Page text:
No 25 - 2020

Persisting high occurrence of TBE virus in ticks in Tisvilde Hegn - natural playground closed

Persisting high occurrence of TBE virus in ticks in Tisvilde Hegn - natural playground closed

New tests in ticks collected in mid-May 2020 show that tick-borne encephalitis virus (TBEV) is still present in Tisvilde. A total of 316 ticks were tested for TBEV in small pools and six pools tested positive by PCR. In a small area that borders on a natural playground in the woods, the prevalence was estimated to 1.5% (95% confidence interval: 0.4-3.9%) in nymphs, whereas the corresponding prevalence in the area was 8.0% (95% confidence interval: 4.0-14.0%) in the autumn of 2019. Only five adult tics from the same area were tested in 2019. Whereas all were PCR negative at that time, the estimated prevalence in ticks from May 2020 was 5.7% (95% confidence interval: 1.0-16.6%).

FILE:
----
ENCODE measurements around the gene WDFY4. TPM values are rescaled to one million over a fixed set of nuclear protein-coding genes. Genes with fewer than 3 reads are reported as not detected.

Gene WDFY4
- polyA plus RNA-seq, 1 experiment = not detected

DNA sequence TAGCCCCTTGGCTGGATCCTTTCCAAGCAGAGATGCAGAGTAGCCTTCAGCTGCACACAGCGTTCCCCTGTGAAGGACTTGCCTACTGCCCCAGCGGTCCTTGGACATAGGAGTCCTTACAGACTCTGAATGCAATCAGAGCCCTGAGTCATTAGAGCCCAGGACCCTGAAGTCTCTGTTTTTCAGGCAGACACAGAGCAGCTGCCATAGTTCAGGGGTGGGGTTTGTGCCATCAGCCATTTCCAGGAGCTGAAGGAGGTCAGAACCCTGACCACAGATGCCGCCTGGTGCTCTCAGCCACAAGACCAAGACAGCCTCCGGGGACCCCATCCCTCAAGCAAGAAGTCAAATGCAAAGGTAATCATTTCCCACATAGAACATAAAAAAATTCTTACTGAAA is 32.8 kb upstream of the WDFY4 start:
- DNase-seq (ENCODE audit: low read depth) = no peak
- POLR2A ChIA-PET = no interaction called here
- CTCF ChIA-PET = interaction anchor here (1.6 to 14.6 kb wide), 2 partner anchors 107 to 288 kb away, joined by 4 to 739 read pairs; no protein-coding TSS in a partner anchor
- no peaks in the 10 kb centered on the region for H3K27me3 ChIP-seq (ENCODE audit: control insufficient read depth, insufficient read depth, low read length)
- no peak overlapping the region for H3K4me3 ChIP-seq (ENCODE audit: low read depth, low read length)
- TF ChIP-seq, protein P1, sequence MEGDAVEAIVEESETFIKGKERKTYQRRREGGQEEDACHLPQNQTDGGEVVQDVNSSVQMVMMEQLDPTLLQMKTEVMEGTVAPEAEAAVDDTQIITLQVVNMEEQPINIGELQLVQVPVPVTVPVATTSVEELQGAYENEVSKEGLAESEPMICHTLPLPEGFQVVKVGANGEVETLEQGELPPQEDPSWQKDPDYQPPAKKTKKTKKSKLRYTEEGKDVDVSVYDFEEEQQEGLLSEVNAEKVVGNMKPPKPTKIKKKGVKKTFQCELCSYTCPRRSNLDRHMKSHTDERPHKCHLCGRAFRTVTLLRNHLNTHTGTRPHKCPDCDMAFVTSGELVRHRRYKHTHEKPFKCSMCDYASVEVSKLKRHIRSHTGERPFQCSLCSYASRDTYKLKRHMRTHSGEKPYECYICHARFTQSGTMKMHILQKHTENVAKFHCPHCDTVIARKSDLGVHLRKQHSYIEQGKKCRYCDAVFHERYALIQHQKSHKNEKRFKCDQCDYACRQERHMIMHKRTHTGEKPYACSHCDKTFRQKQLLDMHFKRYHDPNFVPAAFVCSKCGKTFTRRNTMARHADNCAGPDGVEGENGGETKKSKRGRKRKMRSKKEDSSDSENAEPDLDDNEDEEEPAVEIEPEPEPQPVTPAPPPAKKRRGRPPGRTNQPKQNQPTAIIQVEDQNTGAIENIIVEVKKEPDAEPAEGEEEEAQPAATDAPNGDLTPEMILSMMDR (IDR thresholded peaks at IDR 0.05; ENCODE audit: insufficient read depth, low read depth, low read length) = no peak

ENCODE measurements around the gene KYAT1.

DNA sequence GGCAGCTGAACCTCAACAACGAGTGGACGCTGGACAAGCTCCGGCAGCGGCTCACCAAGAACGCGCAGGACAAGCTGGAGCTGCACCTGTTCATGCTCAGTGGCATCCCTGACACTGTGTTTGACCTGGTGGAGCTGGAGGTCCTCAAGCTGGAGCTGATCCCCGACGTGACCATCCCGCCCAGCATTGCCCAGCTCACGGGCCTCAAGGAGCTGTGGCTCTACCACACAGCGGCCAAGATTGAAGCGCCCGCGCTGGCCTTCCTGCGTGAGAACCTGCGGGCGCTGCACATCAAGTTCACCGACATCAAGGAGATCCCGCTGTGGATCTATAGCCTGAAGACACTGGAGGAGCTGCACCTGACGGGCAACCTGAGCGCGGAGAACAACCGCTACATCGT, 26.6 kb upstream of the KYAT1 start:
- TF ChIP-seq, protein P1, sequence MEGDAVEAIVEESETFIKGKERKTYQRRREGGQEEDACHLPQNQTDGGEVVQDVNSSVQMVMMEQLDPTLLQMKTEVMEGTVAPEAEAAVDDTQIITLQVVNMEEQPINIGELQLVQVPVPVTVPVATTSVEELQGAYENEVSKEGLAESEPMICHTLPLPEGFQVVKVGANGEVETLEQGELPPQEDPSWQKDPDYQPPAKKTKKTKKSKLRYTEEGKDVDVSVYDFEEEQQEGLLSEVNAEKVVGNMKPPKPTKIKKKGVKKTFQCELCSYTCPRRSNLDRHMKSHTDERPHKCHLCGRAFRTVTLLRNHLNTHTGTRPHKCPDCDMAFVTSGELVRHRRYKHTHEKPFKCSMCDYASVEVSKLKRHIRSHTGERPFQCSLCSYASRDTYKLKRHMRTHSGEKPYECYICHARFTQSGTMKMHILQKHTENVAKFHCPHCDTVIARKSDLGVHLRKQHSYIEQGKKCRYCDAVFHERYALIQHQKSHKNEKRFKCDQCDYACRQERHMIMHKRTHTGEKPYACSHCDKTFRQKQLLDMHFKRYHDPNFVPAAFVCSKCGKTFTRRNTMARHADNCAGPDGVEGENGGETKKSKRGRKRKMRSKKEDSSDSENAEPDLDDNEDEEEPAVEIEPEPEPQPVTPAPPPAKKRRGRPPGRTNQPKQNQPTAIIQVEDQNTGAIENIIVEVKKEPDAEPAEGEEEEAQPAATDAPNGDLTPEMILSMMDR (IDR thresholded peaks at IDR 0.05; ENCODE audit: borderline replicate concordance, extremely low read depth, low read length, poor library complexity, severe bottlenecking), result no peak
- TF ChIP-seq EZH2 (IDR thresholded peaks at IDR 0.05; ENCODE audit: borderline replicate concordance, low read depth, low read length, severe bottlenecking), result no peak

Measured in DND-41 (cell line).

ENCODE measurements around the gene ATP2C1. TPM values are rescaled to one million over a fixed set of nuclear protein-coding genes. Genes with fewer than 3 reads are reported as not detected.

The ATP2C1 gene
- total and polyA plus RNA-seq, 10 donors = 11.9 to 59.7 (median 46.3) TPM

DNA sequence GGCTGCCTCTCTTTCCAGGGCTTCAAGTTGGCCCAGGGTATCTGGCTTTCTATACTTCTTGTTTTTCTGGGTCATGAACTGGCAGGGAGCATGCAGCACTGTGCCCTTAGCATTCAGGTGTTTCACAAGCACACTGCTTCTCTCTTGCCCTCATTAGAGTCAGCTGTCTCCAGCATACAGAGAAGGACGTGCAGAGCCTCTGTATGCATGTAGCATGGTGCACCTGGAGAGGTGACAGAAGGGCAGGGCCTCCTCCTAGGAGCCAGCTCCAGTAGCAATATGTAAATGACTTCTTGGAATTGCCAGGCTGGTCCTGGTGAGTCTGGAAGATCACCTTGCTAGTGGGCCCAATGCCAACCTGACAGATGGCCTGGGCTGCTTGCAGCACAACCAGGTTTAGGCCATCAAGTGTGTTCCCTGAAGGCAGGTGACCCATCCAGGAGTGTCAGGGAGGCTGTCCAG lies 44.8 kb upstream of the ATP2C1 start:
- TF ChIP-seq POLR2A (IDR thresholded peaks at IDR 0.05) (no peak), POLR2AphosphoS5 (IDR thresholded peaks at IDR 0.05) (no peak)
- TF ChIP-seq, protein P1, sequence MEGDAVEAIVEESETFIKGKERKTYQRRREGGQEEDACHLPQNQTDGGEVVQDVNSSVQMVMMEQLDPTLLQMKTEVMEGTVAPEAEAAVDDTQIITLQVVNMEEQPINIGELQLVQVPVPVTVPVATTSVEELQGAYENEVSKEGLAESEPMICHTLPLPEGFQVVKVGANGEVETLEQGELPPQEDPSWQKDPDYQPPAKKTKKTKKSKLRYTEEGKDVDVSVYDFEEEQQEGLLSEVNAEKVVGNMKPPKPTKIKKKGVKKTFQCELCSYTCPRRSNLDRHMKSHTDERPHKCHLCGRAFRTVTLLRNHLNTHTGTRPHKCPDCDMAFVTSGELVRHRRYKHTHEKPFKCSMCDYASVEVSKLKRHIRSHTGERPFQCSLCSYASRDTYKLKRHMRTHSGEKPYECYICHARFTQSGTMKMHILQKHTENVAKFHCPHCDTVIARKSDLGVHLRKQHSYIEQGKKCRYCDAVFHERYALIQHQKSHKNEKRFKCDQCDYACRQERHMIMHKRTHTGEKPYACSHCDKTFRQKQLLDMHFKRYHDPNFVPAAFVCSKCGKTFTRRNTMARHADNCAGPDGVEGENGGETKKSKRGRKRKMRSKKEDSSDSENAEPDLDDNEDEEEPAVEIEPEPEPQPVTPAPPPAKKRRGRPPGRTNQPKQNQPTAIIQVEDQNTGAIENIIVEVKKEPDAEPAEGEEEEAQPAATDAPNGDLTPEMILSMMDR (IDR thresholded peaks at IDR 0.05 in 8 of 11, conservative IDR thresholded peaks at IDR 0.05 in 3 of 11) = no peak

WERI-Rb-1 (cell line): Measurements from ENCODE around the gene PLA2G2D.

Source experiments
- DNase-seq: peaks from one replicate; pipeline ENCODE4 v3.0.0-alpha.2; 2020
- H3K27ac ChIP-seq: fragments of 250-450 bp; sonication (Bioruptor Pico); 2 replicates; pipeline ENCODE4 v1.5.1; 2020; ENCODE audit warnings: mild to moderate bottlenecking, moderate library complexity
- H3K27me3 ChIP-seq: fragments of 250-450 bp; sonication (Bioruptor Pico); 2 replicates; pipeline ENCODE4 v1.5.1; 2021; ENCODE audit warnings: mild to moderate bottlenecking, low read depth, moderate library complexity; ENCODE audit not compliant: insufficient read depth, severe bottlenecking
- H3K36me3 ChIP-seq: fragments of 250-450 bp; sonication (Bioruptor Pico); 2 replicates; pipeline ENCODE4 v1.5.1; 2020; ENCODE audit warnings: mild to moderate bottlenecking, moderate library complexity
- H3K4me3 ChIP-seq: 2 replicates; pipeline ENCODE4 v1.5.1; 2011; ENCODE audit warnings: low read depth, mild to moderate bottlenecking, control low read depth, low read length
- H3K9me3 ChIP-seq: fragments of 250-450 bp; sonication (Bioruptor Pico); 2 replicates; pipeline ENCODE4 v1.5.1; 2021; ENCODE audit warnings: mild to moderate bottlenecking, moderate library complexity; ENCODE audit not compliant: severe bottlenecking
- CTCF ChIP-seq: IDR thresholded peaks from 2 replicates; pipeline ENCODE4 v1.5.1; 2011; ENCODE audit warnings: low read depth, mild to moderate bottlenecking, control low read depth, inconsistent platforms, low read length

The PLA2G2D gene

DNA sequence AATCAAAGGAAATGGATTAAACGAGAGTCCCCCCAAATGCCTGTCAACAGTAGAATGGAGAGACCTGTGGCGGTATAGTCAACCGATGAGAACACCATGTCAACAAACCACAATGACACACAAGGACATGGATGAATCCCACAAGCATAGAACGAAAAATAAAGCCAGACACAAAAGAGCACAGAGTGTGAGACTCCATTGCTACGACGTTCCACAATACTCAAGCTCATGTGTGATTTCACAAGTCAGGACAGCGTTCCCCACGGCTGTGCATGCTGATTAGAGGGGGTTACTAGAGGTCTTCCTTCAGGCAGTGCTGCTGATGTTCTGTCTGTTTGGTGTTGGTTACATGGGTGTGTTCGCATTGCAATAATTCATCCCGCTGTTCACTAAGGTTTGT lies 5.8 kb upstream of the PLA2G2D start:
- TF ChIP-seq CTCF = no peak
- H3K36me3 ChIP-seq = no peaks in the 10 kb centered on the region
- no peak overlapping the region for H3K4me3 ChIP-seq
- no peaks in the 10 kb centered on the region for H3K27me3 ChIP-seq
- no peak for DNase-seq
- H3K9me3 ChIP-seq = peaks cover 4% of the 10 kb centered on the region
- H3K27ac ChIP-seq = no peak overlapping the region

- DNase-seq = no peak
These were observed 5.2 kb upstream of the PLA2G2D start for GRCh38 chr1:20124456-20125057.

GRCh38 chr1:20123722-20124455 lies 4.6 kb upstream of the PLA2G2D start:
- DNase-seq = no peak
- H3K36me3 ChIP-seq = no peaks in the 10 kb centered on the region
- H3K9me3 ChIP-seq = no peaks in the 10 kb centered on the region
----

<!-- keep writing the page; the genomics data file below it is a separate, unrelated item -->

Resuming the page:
As TBEV-infected ticks remain infected, it was expected that adult ticks would start testing positive in 2020 following the finding of TBEV-positive nymphs in 2019. Nymphs are always more prevalent than adult ticks; and in the overwhelming majority of cases, humans are bitten by nymphs. The high prevalence of TBEV in adult ticks thus constitutes a more limited risk for visitors to the woods than the lower prevalence observed in nymphs. Even so, for dogs, cattle and goats, the high prevalence of TBEV in adult ticks constitutes a noticeable risk.

The authorities have therefore recently decided to close the natural playground so that it may be moved to a TBEV-free area of Tisvilde Hegn.